The Healthgrades award recognizes the top 10 percent of hospitals across the country in 17 specialty care areas. This achievement reflects Garnet Health Medical Center’s clinical outcomes for bariatric surgery and distinguishes them as one of the nation’s leading hospitals for bariatric surgery, according to a press release.
“Our bariatric surgery program delivers exceptional care by expert providers who are dedicated to outstanding patient outcomes,” said Rosemary Baczewski, executive vice president and chief operating officer for Garnet Health. “Our program is comprehensive and provides patients with treatment options and support every step of the way, leading to high success rates.”
Healthgrades’ analysis this year revealed significant variation in patient outcomes between hospitals with a Healthgrades specialty excellence award and hospitals that did not receive the award.
“We commend Garnet Health for their ongoing commitment to providing high-quality care to patients undergoing bariatric surgery,” said Brad Bowman, M.D., chief medical officer and head of data science at Healthgrades.
Garnet Health Medical Center was also recognized by Healthgrades for these 2023 bariatric clinical achievements: it was recognized for superior performance in bariatric surgery for the seventh year in a row. It placed among the top five percent of hospitals for bariatric surgery, and was in the top ten percent for the seventh year in a row.
It was also a five-star recipient for overall bariatric surgery for nine years in a row.
Consumers can visit Healthgrades at www.healthgrades.com to learn more about how they measure hospital quality and find an overview of the complete methodology.
For more information on Garnet Health Medical Center’s bariatric program, visit garnethealth.org/bariatrics.
SULLIVAN COUNTY, NY — The Sullivan County Democratic Committee is seeking letters of interest from Sullivan County residents who wish to receive the Democratic endorsement to run for countywide offices on November 7, 2023.
The offices to be voted on are the Sullivan County District Attorney (four-year term), Sullivan County Clerk (four-year term) and nine Sullivan County Legislators (four-year terms).
Email letters of interest and a brief resume to secretary Deanna Senyk at email@example.com, or by mail to Anne Hart, chair of the Sullivan County Democratic Committee, PO Box 502, Kiamesha Lake, NY 12751.
Emails must be received by the close of business on January 15, 2023 and letters must be postmarked no later than January 15, 2023.
NATIONWIDE — USDA MiCa, USDA Dint and USDA Klondike, the first winter pea cultivars specifically developed to be used whole or as an ingredient in human food, have been released by the Agricultural Research Service (ARS).
Winter or autumn-sown peas (Pisum sativum)—also called “black peas” or “field peas”—are annual legumes with excellent nitrogen-fixing abilities. They and related pea species originated in the eastern Mediterranean and western Asia.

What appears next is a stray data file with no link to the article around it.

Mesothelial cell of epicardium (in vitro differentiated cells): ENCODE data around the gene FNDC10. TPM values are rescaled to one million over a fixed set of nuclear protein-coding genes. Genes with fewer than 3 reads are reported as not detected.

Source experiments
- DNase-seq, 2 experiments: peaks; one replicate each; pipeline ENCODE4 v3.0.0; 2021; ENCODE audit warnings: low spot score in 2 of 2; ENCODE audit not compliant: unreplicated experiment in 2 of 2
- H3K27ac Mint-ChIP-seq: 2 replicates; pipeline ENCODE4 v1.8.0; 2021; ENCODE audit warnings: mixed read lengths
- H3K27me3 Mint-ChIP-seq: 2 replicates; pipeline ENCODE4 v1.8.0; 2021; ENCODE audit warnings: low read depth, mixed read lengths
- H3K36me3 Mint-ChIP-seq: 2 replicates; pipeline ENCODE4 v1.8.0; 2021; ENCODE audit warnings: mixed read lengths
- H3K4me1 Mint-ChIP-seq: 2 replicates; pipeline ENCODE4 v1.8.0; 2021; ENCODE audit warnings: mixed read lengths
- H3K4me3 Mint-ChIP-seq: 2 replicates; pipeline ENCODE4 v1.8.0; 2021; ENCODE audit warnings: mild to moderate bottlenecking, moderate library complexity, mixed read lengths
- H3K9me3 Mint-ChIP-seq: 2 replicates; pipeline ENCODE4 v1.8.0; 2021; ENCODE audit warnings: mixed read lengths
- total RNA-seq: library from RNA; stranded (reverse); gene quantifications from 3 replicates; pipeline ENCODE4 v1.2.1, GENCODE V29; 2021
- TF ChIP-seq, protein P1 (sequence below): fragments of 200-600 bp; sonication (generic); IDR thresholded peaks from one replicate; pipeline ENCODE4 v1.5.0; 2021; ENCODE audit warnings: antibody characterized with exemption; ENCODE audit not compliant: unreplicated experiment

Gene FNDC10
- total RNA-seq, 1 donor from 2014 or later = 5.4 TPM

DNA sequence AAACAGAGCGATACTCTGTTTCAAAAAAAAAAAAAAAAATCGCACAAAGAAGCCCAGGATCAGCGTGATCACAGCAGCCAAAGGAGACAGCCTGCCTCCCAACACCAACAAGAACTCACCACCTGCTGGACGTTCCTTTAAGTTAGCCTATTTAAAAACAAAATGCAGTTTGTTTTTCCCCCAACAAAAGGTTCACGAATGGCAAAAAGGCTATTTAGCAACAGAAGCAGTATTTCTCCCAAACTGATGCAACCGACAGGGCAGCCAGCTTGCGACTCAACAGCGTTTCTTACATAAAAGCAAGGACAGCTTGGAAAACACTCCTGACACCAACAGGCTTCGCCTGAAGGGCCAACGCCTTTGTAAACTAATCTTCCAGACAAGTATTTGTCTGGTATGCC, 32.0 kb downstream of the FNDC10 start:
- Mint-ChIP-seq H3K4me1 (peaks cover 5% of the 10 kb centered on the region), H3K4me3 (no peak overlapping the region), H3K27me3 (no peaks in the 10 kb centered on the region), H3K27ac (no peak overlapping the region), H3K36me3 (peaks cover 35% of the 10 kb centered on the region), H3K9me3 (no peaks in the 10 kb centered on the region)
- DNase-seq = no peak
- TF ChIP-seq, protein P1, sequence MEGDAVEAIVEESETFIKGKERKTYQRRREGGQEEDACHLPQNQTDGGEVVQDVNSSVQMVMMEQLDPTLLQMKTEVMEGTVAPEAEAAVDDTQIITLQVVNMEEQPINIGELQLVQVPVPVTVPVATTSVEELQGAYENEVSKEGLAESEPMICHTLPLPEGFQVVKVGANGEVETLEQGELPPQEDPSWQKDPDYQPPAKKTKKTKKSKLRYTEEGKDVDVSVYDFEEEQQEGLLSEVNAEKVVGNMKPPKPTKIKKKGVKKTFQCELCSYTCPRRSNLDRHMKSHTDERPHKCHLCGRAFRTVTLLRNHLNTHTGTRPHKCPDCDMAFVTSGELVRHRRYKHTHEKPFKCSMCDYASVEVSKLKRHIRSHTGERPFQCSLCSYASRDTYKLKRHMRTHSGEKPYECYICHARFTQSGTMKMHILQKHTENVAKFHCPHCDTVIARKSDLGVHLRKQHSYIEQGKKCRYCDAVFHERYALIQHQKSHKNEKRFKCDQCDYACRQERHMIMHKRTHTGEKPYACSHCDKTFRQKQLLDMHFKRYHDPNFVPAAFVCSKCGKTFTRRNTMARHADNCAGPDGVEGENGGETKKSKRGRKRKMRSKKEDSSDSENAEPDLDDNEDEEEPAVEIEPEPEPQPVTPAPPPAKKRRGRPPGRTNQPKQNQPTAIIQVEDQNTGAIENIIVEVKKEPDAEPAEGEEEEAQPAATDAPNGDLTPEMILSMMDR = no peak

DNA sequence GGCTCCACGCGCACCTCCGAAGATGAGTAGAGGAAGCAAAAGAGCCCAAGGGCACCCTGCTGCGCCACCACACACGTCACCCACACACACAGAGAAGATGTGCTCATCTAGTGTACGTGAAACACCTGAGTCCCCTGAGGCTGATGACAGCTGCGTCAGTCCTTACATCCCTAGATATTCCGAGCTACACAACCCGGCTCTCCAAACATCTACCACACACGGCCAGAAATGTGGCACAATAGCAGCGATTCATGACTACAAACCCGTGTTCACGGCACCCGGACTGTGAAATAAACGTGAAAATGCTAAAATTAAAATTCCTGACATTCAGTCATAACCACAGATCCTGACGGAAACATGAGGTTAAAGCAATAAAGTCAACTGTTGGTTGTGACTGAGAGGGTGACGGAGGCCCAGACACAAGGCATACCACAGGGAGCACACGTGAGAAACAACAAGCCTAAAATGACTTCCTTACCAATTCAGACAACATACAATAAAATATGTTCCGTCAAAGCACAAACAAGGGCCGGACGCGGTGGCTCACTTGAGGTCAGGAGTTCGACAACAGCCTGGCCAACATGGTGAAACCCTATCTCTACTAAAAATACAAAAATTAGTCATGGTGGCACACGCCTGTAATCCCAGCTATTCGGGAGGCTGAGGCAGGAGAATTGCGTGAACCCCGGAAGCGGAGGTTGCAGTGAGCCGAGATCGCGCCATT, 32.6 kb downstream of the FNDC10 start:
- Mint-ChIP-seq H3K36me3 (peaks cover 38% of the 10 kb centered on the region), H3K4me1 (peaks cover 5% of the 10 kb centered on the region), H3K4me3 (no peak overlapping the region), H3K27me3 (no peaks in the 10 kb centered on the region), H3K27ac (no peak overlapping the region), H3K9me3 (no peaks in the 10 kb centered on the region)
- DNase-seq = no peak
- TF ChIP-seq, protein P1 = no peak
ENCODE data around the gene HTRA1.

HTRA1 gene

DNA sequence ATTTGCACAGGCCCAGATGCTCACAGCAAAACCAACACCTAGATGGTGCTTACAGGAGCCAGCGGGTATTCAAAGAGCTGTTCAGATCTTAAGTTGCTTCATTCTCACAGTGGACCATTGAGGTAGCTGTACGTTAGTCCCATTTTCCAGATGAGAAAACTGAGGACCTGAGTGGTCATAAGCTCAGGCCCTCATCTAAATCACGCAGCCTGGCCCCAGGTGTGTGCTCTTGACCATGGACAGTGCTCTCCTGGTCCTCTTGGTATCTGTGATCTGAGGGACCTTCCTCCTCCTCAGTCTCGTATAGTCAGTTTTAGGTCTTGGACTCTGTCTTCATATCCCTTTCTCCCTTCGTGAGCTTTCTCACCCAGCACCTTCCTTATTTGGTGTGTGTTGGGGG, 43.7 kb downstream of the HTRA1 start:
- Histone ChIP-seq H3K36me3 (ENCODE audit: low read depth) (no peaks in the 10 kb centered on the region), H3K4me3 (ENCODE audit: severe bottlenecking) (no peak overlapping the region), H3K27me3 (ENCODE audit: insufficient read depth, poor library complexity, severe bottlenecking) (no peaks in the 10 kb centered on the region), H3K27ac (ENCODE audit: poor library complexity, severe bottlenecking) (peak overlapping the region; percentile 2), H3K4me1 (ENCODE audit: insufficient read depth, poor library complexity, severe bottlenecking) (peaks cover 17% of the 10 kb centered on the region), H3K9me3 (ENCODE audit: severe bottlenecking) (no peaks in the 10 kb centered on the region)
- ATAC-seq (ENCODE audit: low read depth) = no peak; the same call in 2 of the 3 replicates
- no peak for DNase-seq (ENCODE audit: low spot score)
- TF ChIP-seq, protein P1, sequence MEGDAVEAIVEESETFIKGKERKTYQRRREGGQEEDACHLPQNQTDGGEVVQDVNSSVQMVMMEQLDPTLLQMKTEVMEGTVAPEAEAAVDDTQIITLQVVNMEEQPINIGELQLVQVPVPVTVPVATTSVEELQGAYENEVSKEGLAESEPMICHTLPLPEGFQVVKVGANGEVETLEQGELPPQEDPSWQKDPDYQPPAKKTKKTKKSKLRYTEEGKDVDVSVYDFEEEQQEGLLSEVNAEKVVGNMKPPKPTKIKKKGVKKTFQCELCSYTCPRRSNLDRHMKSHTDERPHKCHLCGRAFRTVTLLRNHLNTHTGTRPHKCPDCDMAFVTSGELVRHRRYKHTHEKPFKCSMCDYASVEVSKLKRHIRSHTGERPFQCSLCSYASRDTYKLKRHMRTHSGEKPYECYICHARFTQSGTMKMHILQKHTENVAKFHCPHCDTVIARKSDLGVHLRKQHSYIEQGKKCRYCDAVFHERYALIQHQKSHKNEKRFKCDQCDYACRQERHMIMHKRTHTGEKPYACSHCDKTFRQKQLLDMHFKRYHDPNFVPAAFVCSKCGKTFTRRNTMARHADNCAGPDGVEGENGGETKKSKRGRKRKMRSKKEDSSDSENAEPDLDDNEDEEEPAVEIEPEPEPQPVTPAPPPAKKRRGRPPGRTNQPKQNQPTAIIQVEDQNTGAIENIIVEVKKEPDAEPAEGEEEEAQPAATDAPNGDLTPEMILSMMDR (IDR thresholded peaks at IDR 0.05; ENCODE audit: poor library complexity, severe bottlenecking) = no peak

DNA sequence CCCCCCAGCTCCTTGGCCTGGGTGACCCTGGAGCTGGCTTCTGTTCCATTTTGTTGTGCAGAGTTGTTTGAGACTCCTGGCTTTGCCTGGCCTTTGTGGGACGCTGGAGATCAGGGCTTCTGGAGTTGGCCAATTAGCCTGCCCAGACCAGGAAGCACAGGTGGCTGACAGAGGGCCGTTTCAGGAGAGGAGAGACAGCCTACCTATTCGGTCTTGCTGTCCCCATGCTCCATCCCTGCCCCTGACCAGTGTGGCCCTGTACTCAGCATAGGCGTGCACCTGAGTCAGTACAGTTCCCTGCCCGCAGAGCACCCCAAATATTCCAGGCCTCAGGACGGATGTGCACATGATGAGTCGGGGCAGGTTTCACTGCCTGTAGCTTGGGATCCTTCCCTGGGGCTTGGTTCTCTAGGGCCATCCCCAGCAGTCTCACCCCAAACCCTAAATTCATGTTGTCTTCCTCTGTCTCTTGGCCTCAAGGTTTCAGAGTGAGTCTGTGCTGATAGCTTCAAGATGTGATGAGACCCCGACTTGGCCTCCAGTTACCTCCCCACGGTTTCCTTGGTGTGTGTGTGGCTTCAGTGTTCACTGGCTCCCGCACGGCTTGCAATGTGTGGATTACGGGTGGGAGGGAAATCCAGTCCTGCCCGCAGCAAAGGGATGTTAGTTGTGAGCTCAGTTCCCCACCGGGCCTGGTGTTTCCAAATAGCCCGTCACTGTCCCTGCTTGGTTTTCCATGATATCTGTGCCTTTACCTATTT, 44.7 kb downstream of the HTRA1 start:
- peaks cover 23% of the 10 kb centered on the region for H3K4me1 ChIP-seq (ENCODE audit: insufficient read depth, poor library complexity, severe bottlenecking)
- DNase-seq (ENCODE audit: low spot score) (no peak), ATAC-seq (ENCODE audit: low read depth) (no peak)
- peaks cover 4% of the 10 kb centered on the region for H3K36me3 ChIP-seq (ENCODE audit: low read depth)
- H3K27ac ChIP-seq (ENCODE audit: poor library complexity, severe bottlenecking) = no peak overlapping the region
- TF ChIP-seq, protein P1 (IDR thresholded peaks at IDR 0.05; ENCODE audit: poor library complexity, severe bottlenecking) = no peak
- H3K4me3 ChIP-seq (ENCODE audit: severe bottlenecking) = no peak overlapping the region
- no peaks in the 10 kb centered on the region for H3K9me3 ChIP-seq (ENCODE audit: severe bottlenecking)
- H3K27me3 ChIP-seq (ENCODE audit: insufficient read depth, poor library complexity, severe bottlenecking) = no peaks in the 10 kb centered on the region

Do not confuse these peas with cowpeas (Vigna unguiculata), which are also known as field peas, and are usually grown in the southern United States.
Currently, winter peas are mostly grown in the Pacific Northwest as a cover crop to add nitrogen to farmers’ fields, for domestic animal feed and to attract deer and other game species. They also are sometimes used in a crop rotation with winter wheat in semi-arid areas of the Pacific Northwest.
“With a typical rotation of winter wheat—summer fallow, farmers really need a broadleaf crop to improve the sustainability of the system. Still, until now winter peas haven’t provided enough of a return to be a cash crop,” said geneticist Rebecca McGee with the ARS Grain Legume Genetics Physiology Research Unit in Pullman, WA. “Fall-sown, food quality, winter peas are poised better to fill that gap biologically and economically.”
But winter peas have much more potential value as an ingredient for human foods, an ARS spokesperson said. These three new varieties offer several prized qualities. They have high protein levels with a nearly complete amino acid profile. Peas lack the allergens common in soybeans and peanuts, which are often the supplier of protein. The peas have a favorable, low glycemic index number. Finally, winter peas are not genetically modified—all of their development is being done with traditional breeding.
As a food ingredient, winter peas can be used to provide the protein in protein-starch-fiber slurries used as part of producing nondairy milk, energy bars, non-wheat flour pastas, and baked goods. Some of the food products that contain pea protein as an ingredient include Beyond Meats, numerous brands of protein powder, and many trail mixes.
Winter Austrian peas were first introduced to the Pacific Northwest, primarily in Idaho, in 1932. When World War II curtailed the availability of nitrate fertilizers, many farmers turned to winter Austrian peas as a replacement. But the small, dark-colored peas were not acceptable for human food use.
“Still, U.S. regulations remained on the books that allowed only spring-planted peas to be sold in the food quality markets,” said McGee. “Once the regulations were changed in 2009 so the quality characteristics of the harvested seeds, not the planting season, dictated the purposes for which the crop can be sold, it allowed winter peas to enter the much more economically rewarding food quality distribution channels and opened the potential for widespread winter pea production.”
McGee began her breeding program in 2010, selecting for human food-oriented traits.
The three new varieties are MiCa, Dint and Klondike.